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Obama Proposes More Powerful Federal Reserve   June 17th, 2009
Given recent news, I don't think this is a good idea       


More observations...

President Obama today unveiled his proposals to "fix" the financial industry. While I agree a few changes are appropriate (and I suggested some changes last September) it would seem that Obama's proposals are mostly cosmetic, and in some cases dangerous.

The plan would give new powers to the Federal Reserve to oversee the entire financial system and would also create a new consumer protection agency to guard against the types of abuses that played a big role in the current crisis.

There was a time when I thought the Federal Reserve was, at worst, a group of well-meaning people that just had a history of implementing bad policy to the detriment of the economy. But last week it was revealed that the Federal Reserve was bullying and strong-arming banks into making decisions they might not have otherwise made.

I still give the Federal Reserve the benefit of the doubt--despite a history of policy that has actually been counter-productive, I think the Federal Reserve has the interest of the economy at heart. But I cannot forgive or ignore the bullying that apparently goes on behind closed doors. The Federal Reserve already has an insane amount of non-transparent power; in light of the apparent bullying I cannot imagine that giving the Federal Reserve more power is a good idea.

Additional protections for investors, including greater disclosure by hedge funds; regulation of credit default swaps and over-the-counter derivatives that previously operated outside of government oversight; and new conditions on brokers and originators of asset-backed securities.

As I wrote last September, I think it'd be a good idea to make sure that credit default swaps only be issued to investors that hold the bond which the CDS insures--that would avoid speculation and gambling. But that doesn't mean we need a ton of regulations.

The creation of a new consumer protection agency seems rather unnecessary.

Sen. Chuck Schumer, D-N.Y., called the new consumer products agency "the cornerstone of regulatory reform." The Fed and other banking regulators, he said, were too focused on the "safety and soundness" of the institutions they oversee, and "did not do a very good job of protecting consumers."

The above quote is painfully humorous--it implies the government ("the Fed and other banking regulators") was so busy focusing on the safety and soundness of institutions that it didn't do a good job at protecting consumers. Well, it didn't do a good job focusing on the safety and soundness of the institutions either!

There is very little government is actually good at. We don't need more agencies and we don't need a whole lot of new regulations. We need common sense laws that, when violated, can be prosecuted. That doesn't require a ton of new bureaucracy and stifling regulations. The fact that that's what's being proposed suggests to me that this is mostly a cosmetic effort for "show" rather than a serious attempt to fix the underlying causes of the crisis. This, to me, is like the post-9/11 changes to airport security. Lots of noise and theater but not much that really makes us safer.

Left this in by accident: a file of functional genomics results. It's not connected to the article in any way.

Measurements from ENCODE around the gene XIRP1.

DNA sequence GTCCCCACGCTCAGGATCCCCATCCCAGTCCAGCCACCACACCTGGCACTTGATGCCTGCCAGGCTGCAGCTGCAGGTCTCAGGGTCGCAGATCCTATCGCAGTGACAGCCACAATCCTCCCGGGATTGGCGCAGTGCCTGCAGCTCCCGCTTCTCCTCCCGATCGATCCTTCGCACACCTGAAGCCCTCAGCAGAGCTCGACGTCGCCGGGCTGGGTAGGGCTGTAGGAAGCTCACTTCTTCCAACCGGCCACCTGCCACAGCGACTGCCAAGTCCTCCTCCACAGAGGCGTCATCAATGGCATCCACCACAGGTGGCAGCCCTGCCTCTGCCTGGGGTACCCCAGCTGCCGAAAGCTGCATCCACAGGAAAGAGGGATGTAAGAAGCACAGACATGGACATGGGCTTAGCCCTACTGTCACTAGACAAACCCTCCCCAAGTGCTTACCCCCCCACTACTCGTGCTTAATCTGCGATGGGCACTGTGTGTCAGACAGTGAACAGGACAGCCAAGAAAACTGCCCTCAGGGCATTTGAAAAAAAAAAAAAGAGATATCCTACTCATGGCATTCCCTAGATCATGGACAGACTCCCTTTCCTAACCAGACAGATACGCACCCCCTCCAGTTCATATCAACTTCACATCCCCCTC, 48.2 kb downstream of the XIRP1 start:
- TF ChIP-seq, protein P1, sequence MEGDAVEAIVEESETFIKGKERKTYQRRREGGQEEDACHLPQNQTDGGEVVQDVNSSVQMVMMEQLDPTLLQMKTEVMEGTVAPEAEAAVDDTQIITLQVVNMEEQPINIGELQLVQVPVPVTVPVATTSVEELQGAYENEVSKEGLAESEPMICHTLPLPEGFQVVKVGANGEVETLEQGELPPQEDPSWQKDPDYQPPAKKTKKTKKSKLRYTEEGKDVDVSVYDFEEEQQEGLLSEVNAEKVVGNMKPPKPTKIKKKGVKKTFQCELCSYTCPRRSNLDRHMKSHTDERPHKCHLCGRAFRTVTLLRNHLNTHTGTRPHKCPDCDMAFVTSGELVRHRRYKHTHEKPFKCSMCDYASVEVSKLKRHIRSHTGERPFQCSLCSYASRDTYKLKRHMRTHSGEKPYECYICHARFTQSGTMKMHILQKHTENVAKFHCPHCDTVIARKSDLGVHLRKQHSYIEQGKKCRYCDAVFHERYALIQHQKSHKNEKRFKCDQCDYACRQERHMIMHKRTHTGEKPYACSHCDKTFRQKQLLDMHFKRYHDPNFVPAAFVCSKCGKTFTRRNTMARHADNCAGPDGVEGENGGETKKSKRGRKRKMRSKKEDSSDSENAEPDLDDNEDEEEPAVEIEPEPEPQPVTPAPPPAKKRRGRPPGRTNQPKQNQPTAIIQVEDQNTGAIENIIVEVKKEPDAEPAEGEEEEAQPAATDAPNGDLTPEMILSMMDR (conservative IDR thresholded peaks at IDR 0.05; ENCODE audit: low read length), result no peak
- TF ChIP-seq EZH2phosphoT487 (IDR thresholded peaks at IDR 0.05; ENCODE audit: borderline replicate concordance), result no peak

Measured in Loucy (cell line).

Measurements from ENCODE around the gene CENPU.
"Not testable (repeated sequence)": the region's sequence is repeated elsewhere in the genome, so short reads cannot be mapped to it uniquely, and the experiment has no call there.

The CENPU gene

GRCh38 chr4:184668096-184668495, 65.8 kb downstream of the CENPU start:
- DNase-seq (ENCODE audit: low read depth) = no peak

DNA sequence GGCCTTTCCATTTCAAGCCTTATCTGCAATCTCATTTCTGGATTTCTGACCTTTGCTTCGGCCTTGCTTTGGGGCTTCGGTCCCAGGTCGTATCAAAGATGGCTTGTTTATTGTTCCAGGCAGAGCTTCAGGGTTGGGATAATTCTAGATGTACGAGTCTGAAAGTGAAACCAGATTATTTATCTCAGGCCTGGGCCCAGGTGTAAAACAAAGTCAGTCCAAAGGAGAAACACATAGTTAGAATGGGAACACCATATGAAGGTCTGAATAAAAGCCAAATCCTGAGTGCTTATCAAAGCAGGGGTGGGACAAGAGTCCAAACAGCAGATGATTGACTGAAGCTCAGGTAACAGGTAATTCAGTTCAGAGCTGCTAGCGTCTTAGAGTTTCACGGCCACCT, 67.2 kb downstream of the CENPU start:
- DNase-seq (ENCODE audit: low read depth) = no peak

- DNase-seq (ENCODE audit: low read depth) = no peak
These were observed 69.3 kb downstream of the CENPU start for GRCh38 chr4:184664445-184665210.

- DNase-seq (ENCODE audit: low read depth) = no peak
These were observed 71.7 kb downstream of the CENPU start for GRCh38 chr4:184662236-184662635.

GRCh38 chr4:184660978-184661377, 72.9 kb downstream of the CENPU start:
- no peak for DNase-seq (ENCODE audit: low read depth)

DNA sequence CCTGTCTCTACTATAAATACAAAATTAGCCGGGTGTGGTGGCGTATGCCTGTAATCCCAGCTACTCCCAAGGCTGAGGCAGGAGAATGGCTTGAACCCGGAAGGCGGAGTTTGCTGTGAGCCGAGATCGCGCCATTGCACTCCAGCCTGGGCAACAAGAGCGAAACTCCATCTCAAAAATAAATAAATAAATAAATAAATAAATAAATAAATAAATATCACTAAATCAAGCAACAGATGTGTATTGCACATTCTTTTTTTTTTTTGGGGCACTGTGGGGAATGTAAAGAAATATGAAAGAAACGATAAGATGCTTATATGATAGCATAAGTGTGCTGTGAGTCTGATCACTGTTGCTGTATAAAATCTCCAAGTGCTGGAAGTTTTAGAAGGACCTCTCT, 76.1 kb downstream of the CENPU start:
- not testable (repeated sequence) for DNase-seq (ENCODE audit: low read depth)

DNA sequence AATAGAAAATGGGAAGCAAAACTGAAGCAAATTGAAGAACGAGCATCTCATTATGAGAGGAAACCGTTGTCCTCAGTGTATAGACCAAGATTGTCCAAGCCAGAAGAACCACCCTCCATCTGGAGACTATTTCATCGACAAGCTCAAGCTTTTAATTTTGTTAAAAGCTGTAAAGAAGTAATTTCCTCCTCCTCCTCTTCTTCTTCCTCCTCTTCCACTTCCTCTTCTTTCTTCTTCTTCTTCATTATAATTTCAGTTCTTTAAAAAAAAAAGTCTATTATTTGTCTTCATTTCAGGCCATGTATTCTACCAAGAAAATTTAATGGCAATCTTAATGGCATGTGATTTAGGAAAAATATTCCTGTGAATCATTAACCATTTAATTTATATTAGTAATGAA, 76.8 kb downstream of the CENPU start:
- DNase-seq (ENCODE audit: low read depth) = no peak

In short, it would seem that I was right in September when I predicted:

I'm sure there will be changes in regulations--some of the changes will probably be necessary while others will be "tacked on" as special interests use this crisis as an opportunity to get their ideas into regulations....

In conclusion, it seems to me that deregulation is not what caused this crisis. Nor is it necessary to set up entirely new governmental agencies with massive and invasive power in the markets. We simply need to respect traditional, conservative investing techniques.

We don't need a lot of new regulations and a new agency. In fact, it seems that a lot of the issues can be resolved with legislation like the legislation that was recently passed regarding credit cards. In the past we had the Truth in Lending Act which required credit terms to be clearly provided in a standard format. And Congress has taken some action to reign in what seemed to be some abuses by credit card companies. None of that required a new agency and we don't need a new agency today.

Creating more agencies in government will not solve problems.

Which raises the question: If we're interested in solving problems and avoiding future problems, does Obama's proposal repeal the Community Reinvestment Act and/or limit subprime lending? Does Obama's proposal make it illegal to loan money to uncreditworthy borrowers or to borrowers that can't reasonably be expected to repay the loan?

It appears that Obama will push for more regulation of derivatives and credit default swaps (and I agree with adding a single regulation regarding credit default swaps--that someone acquiring CDS "insurance" actually be a holder of the bond the CDS insures). But that's only half the problem. The other half of the problem is loaning money to people that shouldn't be loaned money. And that can only be entirely solved if the Community Reinvestment Act is repealed--or at least significantly modified.

Does Obama's proposal do that? If not, it's ignoring at least half of the problem even as it increases the size of government.

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